• · The new station is to be situated between two narrow, local side streets. As it is replacing two stations it is anticipated that car and pedestrian traffic will be more concentrated and higher in overall volume. The impacts on other nearby local roads are unknown. This calls for a detailed traffic and car parking study of the existing situation and the projected ramifications of the new arrangements. The local councils must lead such an assessment in close collaboration with the Authority and ensure appropriate recommendations are adopted

  • The new station building design should better respect the close residential interface and the low rise built form character of the adjacent area. This site is tucked away within a tight residential precinct. It does not stand boldly on a busy main or secondary road or in a wide open public setting. It is therefore unsuited, in the Association’s view, to a distinctly modern and generic style of architecture that may fit other contexts

  • For this particular site the Association therefore supports a modest profile recessive form of architecture, not a sharp edged assertive steel and concrete structure. A subtle roof form and use of some brick and timber materials in a contemporary style would be preferred in this setting

  • In due course, more detailed information on the design including building elevations, materials and finishes and overall building heights and setbacks would be welcome as consultation on the project proceeds

  • Information in regard to the floor space components of the new premium station would also be welcome, including whether any retail floor space is included?

  • Creation of a large pedestrian forecourt that comes forward in a northerly direction towards Mont Albert Road from the subsidiary entrance to the station, to either fully cover or at least partially cover the railway lines. This should be of sufficient width for walking and cycling from Mont Albert Road and provide space for vegetation on either side. This could create a distinctive plaza like space (a northern concourse) that ensures the station has a visible and functional link orientated to Mont Albert Road and the Mont Albert village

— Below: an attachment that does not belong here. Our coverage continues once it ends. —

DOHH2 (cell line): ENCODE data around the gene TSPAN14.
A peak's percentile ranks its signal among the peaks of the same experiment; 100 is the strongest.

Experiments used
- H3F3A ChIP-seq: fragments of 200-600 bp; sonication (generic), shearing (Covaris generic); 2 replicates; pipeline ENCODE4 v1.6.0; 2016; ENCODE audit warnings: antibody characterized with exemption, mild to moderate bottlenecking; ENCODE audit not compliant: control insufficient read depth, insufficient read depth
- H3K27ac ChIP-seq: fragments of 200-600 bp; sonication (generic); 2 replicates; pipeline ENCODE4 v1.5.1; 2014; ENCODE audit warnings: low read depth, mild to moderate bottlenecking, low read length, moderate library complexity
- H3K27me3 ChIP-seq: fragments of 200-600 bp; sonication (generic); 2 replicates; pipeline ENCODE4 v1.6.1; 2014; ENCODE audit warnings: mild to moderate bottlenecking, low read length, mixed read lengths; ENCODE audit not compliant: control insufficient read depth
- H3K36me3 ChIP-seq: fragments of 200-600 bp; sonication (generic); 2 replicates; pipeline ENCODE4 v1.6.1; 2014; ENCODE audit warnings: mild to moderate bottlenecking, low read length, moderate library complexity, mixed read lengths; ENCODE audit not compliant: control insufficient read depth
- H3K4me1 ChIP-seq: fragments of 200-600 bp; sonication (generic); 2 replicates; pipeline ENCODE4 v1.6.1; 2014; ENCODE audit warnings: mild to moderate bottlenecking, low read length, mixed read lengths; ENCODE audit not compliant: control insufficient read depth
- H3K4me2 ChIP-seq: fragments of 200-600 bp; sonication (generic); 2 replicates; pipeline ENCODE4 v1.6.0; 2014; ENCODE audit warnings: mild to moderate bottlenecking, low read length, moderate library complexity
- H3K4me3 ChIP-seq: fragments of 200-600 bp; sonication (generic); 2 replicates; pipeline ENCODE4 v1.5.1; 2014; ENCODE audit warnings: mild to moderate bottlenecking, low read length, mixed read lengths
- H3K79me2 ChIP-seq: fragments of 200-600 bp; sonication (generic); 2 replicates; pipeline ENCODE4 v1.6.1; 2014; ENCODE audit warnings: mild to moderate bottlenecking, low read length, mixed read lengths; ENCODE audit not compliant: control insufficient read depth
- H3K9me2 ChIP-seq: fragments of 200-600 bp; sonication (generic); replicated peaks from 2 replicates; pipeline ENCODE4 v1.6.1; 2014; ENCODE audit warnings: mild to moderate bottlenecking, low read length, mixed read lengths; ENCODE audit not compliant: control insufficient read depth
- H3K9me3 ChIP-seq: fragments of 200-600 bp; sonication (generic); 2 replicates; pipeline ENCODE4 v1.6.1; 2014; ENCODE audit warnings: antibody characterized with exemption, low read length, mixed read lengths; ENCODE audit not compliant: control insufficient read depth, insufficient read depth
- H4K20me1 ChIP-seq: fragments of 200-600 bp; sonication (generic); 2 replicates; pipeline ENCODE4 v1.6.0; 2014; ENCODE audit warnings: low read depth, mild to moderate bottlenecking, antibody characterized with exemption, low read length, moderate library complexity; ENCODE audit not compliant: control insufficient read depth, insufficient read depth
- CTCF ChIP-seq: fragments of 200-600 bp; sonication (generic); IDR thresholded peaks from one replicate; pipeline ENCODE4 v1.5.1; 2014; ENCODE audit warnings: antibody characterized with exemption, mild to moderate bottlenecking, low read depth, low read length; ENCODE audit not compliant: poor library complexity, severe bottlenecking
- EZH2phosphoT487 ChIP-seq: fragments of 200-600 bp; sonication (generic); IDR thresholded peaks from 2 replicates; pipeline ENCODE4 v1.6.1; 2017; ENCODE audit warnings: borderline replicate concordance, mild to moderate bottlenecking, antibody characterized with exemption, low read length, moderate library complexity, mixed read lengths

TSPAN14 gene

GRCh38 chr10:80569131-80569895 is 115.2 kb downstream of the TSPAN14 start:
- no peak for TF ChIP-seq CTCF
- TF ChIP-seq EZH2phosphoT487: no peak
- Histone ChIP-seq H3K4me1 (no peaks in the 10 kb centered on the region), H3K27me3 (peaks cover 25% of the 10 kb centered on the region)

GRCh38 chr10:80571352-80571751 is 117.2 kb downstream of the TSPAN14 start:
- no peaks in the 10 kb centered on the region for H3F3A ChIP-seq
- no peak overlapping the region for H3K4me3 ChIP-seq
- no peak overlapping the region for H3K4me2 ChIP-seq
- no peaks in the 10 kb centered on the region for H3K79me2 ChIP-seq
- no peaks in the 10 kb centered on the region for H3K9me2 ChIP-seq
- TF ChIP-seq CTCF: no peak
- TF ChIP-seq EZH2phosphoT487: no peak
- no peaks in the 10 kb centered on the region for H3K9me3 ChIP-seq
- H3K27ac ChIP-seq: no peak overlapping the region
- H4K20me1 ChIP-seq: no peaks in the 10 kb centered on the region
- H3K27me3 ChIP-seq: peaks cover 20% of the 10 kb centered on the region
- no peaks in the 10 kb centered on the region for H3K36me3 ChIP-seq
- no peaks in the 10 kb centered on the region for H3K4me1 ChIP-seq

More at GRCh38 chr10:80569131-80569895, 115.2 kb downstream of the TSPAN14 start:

• The possible route of the bicycle/shared path from the old station precinct, along the railway reserve and then under Mont Albert Road, could bring the bike link out at the north-east station entrance via the northern concourse. Alternatively, cyclists could ride down the west side of Lorne Parade on the bike track to the main station entrance on Windsor Crescent. The bicycle path should preferably have landscaping beside, that softens the outlook along this residential street

  • With regard to Surrey Hills, the Association notes the design and site layout of the station entrances will be the subject of further consultation. For example, of interest is how the ‘blue’ coloured areas, in the Project concept, within Lorne Parade Reserve and at the south end of Wilson Street will be designed and integrated with the station.

Does the Wilson Street site, for example, allow access for people to walk through the station precinct to Lorne Parade Reserve on the other side? This would provide a local neighbourhood connection, especially for school children walking to their primary school (which may be Our Holy Redeemer School on the north side of the railway line or Surrey Hills Primary School on the south side) and for people from the north, living as they do in an area lacking close local open space, to access Lorne Parade Reserve.